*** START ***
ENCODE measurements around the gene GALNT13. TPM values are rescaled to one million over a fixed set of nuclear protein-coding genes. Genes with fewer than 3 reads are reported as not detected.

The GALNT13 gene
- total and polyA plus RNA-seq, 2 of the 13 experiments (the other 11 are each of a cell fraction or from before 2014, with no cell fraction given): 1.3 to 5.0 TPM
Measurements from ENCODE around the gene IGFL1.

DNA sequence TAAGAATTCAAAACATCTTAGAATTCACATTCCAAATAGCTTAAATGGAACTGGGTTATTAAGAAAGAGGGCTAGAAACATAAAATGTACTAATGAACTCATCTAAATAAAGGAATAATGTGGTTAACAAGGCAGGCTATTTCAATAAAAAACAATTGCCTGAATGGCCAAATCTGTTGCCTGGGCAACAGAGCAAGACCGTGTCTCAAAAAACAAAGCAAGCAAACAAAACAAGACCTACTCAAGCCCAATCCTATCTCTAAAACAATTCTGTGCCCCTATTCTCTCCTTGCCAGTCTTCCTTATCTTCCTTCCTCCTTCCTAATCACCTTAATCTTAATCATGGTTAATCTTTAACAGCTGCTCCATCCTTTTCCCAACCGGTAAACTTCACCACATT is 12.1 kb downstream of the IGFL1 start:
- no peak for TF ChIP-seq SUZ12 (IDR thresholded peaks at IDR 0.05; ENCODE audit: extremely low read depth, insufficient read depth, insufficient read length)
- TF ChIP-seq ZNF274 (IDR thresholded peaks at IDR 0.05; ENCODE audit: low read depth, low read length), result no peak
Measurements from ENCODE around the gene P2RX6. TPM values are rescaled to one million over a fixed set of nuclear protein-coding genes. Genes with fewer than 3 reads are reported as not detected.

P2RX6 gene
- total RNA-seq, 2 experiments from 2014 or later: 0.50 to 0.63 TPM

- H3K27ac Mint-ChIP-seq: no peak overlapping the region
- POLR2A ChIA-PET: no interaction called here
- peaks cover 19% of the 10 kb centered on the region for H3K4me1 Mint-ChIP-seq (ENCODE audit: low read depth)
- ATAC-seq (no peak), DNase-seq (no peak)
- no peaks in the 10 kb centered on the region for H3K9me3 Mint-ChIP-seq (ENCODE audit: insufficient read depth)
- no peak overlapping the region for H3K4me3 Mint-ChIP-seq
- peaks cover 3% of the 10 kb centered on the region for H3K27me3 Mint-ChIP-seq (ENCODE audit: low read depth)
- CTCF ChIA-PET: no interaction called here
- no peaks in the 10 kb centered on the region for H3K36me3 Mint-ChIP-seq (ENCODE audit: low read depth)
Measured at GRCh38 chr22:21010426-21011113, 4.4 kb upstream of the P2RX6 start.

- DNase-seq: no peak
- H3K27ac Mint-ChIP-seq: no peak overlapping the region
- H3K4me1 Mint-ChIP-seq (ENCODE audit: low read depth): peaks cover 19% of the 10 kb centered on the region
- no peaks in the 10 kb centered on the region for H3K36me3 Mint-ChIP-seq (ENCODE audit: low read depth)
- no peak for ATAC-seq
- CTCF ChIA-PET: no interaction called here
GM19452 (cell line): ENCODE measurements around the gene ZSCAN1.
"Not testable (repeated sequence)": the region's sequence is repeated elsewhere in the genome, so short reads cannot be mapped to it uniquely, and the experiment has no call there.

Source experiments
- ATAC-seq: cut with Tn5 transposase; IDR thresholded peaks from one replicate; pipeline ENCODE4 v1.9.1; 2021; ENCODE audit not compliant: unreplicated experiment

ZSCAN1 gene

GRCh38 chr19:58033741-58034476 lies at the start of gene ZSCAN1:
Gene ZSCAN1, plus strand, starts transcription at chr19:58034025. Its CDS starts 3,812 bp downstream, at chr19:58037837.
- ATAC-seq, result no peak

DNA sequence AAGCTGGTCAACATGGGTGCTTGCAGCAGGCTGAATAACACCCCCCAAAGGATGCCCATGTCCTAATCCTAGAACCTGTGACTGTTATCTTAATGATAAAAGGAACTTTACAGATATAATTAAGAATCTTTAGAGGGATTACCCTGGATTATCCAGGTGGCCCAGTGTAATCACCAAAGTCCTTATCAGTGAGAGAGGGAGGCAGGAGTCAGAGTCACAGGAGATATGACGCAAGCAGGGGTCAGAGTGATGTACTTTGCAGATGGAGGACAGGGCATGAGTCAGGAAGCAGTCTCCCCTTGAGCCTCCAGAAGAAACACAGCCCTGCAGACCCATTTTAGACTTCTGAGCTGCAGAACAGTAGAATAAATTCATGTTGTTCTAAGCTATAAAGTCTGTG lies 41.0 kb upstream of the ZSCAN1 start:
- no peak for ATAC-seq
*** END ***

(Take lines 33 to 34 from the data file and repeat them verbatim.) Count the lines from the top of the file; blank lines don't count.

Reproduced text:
Gene ZSCAN1, plus strand, starts transcription at chr19:58034025. Its CDS starts 3,812 bp downstream, at chr19:58037837.
- ATAC-seq, result no peak